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What to tell young children about the Webb Telescope

The shocking emptiness of our universe

By Stella YanPublished 7 months ago 3 min read
Galaxy cluster SMACS 0723, Image credit: NASA, ESA, CSA, and STScI

The James Webb Space Telescope(JWST) is the most powerful space telescope ever built in human history and its first images were released in July 2022.

Stunning pictures of faraway galaxies taken by the JWST have captured people’s attention worldwide, revealing details not known to astronomers before. It is no question that these new findings will reshape the human understanding of the universe.

As a mom with a Ph.D. in Physics, I am eager to share with my 11-year-old daughter the excitement brought by the JWST, but how? The numerical value of the speed of light (order of 300 thousand kilometers per second) is already hard enough for an 11-year-old to grasp, not to mention the concept of space and time.

Still, young minds can easily visualize some essential aspects of our universe. Here is a talking point I suggest to parents who want to inspire their kids with a short talk over the JWST — the emptiness of the universe.

The emptiness of the universe should shock every child. It explains why the JWST is such a valuable tool to astronomers.

Tell your children to picture themselves living in a house as big as the whole Earth. If every member of a family of five simply wanders around in random directions in such a big house every day, they may never see each other during their whole lifetime! One will never experience this kind of physical emptiness on Earth and even picturing it in our heads may already make us feel powerless and lonely.

Like a scarily huge empty house, our universe is extremely sparse. The distance of Neptune from the Sun is about 4,500 million kilometers, which is thousands of millions of our own body size, yet a journey from the Sun to Neptune will provide you an opportunity to meet only 8 planets along the way.

The emptiness of our universe has a huge consequence — any kind of direct interaction, like performing an experiment, is not possible if the object of our study is astronomically distant from the Earth. What can astronomers do then?

Well if we can’t get to them, can they come to us?

For those astronomical object that emits electromagnetic waves, the answer is yes.

The only reasons human ever pay attention to the twinkle twinkle little stars in the night sky is that humans see them every night. Thanks to the emptiness of the universe, visible lights emitted from distant stars are able to travel millions of years in space without being blocked or disturbed before reaching our eyes. In other words, even though the emptiness of the universe has prevented us from physically visiting distant galaxies, at the same time it has ensured lightwaves emitted from those galaxies can safely reach the Earth after traveling an astronomical distance.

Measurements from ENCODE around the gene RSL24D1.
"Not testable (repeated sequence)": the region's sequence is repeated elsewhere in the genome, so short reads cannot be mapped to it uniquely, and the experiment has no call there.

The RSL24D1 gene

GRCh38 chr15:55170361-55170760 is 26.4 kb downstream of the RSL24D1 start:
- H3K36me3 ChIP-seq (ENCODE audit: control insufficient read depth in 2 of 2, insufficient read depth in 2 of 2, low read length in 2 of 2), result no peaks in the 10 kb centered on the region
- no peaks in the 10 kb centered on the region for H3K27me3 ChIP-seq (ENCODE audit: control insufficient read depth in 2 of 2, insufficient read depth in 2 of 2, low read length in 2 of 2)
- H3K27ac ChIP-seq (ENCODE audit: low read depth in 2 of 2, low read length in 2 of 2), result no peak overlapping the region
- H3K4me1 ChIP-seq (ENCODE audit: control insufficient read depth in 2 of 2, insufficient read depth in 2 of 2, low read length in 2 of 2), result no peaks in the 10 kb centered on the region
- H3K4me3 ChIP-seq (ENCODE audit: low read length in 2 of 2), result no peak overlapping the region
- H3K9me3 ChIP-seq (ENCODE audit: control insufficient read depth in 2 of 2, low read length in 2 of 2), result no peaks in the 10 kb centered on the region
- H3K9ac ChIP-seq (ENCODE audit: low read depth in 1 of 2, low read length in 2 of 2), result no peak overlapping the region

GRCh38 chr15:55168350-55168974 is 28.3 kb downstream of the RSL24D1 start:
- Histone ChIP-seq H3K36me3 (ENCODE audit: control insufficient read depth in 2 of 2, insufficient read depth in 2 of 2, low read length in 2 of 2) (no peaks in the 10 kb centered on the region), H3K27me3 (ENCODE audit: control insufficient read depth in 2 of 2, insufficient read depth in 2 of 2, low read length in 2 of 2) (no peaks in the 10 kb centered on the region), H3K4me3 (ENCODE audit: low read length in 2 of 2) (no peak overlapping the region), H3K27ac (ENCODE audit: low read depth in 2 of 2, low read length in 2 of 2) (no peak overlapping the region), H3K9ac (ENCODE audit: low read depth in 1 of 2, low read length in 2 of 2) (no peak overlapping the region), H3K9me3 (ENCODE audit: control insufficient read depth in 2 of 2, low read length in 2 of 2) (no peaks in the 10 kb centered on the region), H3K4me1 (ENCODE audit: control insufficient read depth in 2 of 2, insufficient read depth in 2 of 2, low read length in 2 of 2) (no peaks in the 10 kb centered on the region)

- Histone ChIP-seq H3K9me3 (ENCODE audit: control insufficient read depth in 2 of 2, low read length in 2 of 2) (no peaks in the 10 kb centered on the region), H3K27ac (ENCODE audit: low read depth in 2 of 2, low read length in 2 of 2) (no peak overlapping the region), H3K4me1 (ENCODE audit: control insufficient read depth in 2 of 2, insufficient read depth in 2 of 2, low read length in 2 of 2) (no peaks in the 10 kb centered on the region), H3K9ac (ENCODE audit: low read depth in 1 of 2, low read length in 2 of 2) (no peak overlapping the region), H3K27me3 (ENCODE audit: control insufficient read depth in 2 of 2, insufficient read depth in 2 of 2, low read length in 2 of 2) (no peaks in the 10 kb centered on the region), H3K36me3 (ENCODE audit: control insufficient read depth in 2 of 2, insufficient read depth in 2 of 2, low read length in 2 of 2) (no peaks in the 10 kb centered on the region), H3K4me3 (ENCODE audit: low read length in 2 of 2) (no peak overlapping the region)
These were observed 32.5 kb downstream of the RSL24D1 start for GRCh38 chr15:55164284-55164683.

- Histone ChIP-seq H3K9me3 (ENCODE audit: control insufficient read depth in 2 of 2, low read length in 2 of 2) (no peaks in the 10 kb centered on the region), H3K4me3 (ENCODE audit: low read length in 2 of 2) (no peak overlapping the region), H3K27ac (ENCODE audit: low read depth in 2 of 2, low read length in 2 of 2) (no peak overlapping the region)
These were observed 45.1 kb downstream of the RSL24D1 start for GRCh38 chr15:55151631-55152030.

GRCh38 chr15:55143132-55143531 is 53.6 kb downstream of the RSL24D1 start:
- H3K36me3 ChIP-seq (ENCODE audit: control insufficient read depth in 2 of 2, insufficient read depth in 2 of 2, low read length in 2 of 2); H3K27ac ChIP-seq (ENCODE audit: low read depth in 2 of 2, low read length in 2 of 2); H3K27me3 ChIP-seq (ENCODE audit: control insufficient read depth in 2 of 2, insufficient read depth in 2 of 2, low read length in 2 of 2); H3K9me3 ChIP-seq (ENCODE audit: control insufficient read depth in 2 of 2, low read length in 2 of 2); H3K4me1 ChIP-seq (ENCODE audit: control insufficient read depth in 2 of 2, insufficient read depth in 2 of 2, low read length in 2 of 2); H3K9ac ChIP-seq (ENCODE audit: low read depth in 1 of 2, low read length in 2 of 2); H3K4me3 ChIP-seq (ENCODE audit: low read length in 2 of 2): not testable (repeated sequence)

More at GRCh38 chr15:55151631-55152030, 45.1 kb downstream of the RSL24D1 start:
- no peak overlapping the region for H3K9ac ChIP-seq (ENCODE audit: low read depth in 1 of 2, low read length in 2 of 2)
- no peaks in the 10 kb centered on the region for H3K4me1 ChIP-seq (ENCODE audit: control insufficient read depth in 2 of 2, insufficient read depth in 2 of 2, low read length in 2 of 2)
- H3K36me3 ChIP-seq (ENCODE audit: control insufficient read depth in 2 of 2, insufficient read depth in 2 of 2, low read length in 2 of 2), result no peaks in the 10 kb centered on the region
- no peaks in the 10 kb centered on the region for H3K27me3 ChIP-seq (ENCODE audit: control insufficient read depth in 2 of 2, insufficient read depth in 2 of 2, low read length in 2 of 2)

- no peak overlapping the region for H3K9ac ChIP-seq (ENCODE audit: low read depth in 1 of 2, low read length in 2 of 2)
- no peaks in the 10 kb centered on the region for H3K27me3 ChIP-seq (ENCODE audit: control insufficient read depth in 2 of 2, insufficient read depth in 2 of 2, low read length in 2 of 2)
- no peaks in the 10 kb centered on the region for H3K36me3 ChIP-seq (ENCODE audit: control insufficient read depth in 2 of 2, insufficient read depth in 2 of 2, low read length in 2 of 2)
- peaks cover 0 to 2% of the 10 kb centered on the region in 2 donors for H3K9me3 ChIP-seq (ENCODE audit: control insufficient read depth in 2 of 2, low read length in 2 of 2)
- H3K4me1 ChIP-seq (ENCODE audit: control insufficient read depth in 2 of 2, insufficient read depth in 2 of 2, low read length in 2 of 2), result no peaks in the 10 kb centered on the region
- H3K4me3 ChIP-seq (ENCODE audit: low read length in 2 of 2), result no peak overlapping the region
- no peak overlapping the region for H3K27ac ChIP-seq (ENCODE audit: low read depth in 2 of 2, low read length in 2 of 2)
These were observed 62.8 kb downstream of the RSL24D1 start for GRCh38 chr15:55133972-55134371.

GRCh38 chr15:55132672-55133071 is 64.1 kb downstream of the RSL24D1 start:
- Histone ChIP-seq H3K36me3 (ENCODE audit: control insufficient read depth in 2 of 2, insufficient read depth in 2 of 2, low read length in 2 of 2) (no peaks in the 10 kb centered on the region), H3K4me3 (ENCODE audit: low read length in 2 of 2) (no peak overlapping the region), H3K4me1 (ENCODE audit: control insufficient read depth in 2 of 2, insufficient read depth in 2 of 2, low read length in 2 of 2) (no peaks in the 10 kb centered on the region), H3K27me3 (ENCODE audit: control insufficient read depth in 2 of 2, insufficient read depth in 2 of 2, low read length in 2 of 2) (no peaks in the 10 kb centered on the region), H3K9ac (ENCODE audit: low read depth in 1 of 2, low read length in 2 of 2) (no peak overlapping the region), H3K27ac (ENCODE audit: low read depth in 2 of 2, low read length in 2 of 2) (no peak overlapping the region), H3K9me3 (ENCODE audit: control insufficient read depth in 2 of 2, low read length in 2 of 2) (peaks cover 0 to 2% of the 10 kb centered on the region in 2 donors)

Collecting and analyzing lightwaves, or electromagnetic waves more generally, is thus the core of astronomy. JWST is a powerful space telescope designed primarily for infrared astronomy, it can produce images of high resolution and reveal fine details of the universe scientists have not known of.

Imagine reading a secret family letter written by your great-great-grandmother in the attic of your house, it is a thousand times more amazing when you look into a telescope and realize you are looking at an older version of the universe. With JWST, we can look back 13 billion years and understand the universe close to the very beginning when it first existed.

Ready for a journey to outer space with your young children? Hope the info above helps.

The article was originally published on Medium, see this link here.


About the Creator

Stella Yan

PhD in Physics. A wife and mother living in the US. Writes about science, religion, and self-reflection.

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Comments (4)

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  • Denise Larkin7 months ago

    An interesting read about space.

  • This was very informative and I enjoyed reading it! Space has always fascinated me!

  • Novel Allen7 months ago

    Interesting facts about emptiness in space. So much to discover and explore.

  • Ashley McGee7 months ago

    I never thought about some of this before. Normally the thought of the emptiness of space scares me because I have anxiety but this was well presented and very informative.

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